This unique summer course, organized in collaboration with Trinity College Dublin, combines an Irish Sign Language course with theoretical perspectives on the communities within which sign languages are used. At the end of the course, students spend a week in Dublin to immerse themselves in Ireland's Deaf community and to actually use Irish Sign Language in their interaction with members of the community. 

The course challenges preconceived notions about deafness and sign languages, and more broadly invites a re-evaluation of how such concepts as 'language', 'culture', and 'disability' should be defined. As such, the course may be of interest to any student with an interest in, among other things, language and culture and the interaction between the two, minority studies, and disability studies.

Students of all academic backgrounds who have fulfilled their breadth requirement and have obtained at least 60 ECTS before the start of the course. Pre-registered students (deadline March 1: send an email to your tutor) will be contacted to provide a motivation statement for a selection procedure.

UCUHUMSIG11 is a level 1 course. The course can fulfil your Language and Culture requirement.

"I think the most difficult thing to do as a language student is extract yourself from what you know to consider all of the possibilities that different languages and cultures might bring you. Your thinking about language is limited by what you know – the rules of French, German or Spanish. The sign language course was something that completely revolutionized my way of thinking - not only is using a different modality to communicate hard, it is eye opening. Suddenly, you're more aware of what language and communication is because everything you thought you knew about how we could do it has to be built up from the ground all over again. This is not only done through the learning of sign language but also through the seminars on Deaf culture, as they bring an entirely new perspective to understanding language and the culture and identity that are closely tied to it. For this reason, this is a course for  anyone looking to learn about  language, communication and culture, and will be particularly interesting for anyone interested in questioning their knowledge on all of the above."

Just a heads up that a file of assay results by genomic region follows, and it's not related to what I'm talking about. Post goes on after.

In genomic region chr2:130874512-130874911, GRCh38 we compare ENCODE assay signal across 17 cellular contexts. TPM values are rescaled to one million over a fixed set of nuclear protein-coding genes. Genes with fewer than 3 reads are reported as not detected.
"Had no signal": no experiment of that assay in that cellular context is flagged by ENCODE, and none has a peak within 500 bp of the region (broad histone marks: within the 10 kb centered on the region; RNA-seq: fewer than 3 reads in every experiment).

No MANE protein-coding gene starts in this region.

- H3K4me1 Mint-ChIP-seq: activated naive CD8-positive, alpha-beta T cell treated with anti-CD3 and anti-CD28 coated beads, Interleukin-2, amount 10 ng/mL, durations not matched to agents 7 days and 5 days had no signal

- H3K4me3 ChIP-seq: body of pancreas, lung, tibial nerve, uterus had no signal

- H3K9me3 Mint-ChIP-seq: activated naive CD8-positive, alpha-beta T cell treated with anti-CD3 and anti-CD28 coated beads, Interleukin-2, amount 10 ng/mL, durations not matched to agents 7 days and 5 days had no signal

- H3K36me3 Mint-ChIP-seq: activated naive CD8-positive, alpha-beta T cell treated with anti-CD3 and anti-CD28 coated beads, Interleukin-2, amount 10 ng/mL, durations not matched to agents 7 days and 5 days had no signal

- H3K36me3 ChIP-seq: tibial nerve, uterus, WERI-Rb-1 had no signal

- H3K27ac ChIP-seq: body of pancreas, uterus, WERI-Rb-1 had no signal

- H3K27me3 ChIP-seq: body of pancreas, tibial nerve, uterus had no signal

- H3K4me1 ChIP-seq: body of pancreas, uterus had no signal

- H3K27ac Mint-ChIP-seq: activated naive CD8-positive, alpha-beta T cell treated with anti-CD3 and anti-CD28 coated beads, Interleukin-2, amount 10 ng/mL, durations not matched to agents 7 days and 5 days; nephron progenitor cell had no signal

- Anahi Saravia Herrera (Class of 2018)

"The thing I liked most about the Sign language and Deaf culture course was how hands-on it was. The teachers wanted our opinion in essays instead of literature reviews, and we had to communicate in ISL every day and feel the anxiety of not being able to do so very well but having no other means. We talked about Deafness with Deaf people and not only with academics and fellow students, but also with people who deal with Deafness from the medical, academic, legal, educational, social and personal perspectives. This was the best course I took at UCU. It was a curious experience to be immersed in an area that I knew very little about beforehand, and now being back to encountering very little of the Deaf world I have to reconsider the bystander perspective."
- Ieva Staliūnaitė (Class of 2016)

  • Video: Marloes Oomen, instructor Sign Language and Perspectives on Deaf Culture
  • See course outline of UCHUMSIG11 in the Course Planner.
  • For more information, contact Marloes Oomen, course instructors, or Jocelyn Ballantyne, UCU fellow for linguistics, language and culture.